Marrone: What the UC Santa Barbara shootings tell us about the consequences of misogyny, and why we should care

On Friday night, six people were killed near the University of California at Santa Barbara in a drive-by shooting. The gunman’s reasons for doing so are no mystery: He wrote a manifesto and posted videos online hours and days before the shooting detailing the rage he felt. He wanted sex and attention from “hot, blonde girls” who didn’t want him. He wanted one of them, and since he couldn’t “have one,” he sought revenge.

I won’t name him because I believe his identity is irrelevant. What his motivations represent matter more than anything else: Misogyny, a strong sense of entitlement, a sense that “having” women reinforces one’s manhood. Because he had a nice car, designer clothes and believed he was attractive, he felt entitled to women and their bodies. When they didn’t “give it” to him, he felt they deserved punishment of the worst kind.

In this sense, this mass shooting is unlike many others. It’s a gendered act of violence. And I feel sick — sick because, though his attitudes were taken to the extreme, this man doesn’t seem unfamiliar to me. I have met him before. Once at a club in high school, when a man got angry with me for refusing to dance with him and later grabbed my arm, insisting that his desire for me was more important than my disinterest.

I met this kind of man again, at a bar recently, when a guy took my best friend aside and, assuming he was my boyfriend, applauded him for landing such a “beautiful girl.” He said this as casually as if my friend had won a raffle — and I was the prize. I know, from many, many conversations with women that my experiences are not unique.

When mass killings occur, a large debate happens (in journalism, and otherwise) in which we question the amount of attention we grant the killer. It is a legitimate conversation, and one we should have. I often lean on the side of not giving attention. Our fascination with the killer risks turning him into the celebrity he wanted to be.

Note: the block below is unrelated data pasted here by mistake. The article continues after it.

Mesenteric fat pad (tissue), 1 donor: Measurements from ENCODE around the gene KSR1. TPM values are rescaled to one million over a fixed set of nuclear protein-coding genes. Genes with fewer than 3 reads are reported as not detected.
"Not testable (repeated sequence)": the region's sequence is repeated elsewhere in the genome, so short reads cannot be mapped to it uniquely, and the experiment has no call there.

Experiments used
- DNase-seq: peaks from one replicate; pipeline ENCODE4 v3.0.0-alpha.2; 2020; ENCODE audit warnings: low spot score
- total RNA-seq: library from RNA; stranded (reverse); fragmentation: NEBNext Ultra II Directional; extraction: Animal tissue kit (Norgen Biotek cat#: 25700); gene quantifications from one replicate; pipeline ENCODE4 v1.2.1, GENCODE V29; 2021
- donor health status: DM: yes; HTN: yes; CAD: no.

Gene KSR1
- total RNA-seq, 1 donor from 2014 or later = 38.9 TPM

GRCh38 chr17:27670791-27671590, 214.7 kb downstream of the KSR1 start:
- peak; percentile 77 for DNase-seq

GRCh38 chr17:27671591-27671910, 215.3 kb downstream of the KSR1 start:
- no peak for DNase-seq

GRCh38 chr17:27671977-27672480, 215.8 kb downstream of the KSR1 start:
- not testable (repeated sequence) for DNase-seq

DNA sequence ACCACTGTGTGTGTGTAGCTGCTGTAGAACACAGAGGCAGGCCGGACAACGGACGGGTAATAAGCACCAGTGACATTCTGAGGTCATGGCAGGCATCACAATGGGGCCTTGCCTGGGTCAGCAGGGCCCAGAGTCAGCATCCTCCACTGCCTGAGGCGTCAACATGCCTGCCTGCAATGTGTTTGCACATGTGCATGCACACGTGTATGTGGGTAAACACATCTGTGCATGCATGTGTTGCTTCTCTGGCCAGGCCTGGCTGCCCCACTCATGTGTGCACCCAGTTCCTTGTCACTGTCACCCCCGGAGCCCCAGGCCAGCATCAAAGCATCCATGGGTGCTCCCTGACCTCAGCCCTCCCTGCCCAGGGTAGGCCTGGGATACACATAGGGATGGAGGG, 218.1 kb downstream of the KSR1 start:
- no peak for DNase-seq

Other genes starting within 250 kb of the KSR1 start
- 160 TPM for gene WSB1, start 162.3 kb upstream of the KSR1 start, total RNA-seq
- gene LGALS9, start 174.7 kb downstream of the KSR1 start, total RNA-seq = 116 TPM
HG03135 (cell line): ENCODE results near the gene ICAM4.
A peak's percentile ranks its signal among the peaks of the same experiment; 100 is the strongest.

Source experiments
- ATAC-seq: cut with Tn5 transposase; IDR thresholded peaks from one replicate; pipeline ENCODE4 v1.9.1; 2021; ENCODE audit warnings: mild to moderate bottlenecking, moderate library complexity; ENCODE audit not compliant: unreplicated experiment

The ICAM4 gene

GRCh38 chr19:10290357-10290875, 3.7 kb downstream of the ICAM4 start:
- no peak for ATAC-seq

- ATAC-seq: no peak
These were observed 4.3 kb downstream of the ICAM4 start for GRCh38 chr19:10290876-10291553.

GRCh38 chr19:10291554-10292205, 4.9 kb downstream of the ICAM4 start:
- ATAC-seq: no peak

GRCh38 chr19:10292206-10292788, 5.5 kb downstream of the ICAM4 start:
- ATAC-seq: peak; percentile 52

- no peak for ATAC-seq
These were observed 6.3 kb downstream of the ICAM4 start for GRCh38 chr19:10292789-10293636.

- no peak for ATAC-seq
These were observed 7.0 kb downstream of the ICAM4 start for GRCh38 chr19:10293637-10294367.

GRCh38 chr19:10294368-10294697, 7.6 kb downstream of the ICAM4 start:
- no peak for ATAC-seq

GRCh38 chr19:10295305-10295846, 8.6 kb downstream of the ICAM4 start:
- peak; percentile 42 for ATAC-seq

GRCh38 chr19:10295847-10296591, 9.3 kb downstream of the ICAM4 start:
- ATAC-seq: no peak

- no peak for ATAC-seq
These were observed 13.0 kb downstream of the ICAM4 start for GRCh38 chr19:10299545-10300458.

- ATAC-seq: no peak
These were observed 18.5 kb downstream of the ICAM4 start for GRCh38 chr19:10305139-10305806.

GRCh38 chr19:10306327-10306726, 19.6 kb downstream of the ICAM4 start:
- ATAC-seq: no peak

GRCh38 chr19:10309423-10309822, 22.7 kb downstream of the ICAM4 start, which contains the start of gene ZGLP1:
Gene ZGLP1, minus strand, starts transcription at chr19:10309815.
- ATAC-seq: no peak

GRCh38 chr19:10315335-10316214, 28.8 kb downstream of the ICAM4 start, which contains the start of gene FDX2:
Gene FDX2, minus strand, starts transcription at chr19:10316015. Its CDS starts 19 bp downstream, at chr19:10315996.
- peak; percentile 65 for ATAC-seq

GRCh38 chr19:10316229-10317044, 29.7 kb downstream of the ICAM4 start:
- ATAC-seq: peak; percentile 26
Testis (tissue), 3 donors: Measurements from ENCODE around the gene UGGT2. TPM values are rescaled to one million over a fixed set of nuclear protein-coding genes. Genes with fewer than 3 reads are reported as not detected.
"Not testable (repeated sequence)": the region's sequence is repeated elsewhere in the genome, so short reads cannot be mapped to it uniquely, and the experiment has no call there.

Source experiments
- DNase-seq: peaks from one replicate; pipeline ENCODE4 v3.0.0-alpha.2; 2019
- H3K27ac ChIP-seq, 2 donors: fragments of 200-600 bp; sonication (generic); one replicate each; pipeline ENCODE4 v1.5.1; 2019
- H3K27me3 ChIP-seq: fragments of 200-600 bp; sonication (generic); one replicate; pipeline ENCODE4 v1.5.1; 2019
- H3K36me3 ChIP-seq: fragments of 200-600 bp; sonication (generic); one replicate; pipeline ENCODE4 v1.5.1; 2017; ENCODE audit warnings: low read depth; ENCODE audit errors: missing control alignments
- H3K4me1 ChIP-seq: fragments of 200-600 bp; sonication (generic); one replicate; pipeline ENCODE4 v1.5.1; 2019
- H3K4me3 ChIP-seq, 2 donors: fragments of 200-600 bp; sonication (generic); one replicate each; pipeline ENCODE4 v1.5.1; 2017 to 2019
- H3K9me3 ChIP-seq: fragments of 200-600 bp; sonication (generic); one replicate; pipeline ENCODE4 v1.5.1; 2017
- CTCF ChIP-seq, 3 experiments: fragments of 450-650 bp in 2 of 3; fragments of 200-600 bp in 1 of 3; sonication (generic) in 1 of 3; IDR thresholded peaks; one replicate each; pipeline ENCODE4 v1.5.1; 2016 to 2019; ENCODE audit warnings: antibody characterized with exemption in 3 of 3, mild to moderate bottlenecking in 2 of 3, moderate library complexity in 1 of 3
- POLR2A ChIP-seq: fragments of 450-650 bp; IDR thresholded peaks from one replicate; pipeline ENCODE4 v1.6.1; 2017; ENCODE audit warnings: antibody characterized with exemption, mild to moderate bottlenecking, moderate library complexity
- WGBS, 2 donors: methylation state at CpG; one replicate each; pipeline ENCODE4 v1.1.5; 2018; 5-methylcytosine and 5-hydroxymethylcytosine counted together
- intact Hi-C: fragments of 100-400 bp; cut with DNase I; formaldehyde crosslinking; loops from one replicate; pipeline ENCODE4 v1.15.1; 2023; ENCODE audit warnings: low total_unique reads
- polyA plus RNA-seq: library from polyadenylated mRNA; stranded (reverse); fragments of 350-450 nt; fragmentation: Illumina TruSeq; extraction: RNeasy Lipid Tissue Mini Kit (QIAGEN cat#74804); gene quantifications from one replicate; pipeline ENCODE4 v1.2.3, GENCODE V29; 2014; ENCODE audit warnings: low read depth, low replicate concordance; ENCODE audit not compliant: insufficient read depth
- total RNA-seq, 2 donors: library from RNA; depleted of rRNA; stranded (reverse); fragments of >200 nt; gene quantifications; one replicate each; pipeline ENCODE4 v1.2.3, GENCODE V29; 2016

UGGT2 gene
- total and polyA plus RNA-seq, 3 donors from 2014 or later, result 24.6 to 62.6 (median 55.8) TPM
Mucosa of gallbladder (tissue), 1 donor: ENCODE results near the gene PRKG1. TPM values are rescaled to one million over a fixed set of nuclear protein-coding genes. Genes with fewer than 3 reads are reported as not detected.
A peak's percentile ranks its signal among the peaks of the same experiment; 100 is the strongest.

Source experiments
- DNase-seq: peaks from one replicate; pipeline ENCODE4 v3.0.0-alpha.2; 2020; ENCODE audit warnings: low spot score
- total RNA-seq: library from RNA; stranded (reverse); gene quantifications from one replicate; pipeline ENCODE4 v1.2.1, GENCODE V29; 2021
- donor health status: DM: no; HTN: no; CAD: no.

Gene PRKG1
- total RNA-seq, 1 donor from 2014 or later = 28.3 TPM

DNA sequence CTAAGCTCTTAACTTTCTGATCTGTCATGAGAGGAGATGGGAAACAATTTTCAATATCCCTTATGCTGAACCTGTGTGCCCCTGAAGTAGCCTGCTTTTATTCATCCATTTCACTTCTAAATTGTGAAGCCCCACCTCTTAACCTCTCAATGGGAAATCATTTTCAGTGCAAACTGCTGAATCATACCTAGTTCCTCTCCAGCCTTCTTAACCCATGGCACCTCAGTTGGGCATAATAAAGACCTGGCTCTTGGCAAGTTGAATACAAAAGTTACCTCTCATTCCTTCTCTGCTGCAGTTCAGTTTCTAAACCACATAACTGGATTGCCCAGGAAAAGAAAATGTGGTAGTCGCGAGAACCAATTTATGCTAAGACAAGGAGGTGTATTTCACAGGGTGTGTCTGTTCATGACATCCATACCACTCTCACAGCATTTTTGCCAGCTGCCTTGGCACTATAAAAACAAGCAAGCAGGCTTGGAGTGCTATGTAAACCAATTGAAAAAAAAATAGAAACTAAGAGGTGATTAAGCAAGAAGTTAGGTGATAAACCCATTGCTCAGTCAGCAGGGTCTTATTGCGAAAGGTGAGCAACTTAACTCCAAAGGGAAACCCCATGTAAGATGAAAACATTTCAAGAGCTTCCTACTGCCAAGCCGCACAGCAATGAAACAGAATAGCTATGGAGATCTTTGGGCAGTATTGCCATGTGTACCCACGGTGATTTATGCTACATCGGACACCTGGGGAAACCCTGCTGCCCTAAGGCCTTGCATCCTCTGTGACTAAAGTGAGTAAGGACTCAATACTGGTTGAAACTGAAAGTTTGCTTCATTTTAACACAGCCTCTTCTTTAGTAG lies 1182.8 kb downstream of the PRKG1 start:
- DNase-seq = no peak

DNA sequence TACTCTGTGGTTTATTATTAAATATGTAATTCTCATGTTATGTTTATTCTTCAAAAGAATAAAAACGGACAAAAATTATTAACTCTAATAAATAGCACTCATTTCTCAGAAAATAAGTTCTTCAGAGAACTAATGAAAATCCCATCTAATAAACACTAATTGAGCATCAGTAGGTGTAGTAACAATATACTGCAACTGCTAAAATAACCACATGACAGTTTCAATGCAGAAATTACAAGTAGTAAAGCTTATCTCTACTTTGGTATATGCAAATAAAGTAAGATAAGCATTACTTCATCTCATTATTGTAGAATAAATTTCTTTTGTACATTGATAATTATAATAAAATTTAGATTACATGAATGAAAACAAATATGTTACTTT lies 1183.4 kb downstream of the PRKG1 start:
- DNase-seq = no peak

But I feel slightly different about this case, mainly because of its disturbing familiarity — to me and to so many other women. The discussions this case should arouse should go beyond mental illness and gun control (though worthy discussions in their own right).

We must evaluate the patriarchal culture in which we live that justified and validated the gunman’s motivations. Because it did. Our culture does equate manhood with robust sexuality. Our society does communicate messages that portray women as objects, objects be acquired. So we can’t treat this tragedy as merely a “freak case” — not when we see messages that reaffirm his misogynistic ideas in our movies, in our televisions, in our magazines, in our bars and clubs and homes.

Women are not prizes to be won. Dating is not a sign of status or wealth. Your sense of worth doesn’t entitle you to others. I have a right to not dance with you. I am not a reason a man should be patted on the back. Our bodies should not be advertised as mere sexual objects, in magazines, in television.

We must do it for our men and boys, so that they can live in a culture that sees their value as more than their number of sexual partners. We must do it for our women and girls so that they can grow up feeling empowered to say no, and not scared of the possible repercussions.

If nothing else, we must do it for for the victims of Friday night and their families, so that their deaths will never be forgotten and so that the ideas that fueled his actions will never be validated. If we don’t, we fail not just those so wrongly killed. We fail each other.

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Katherine Marrone

Katherine Marrone

Katherine Marrone is the sex and relationships writer for the Emerald. A feminist and activist, she likes writing about gender issues and social justice.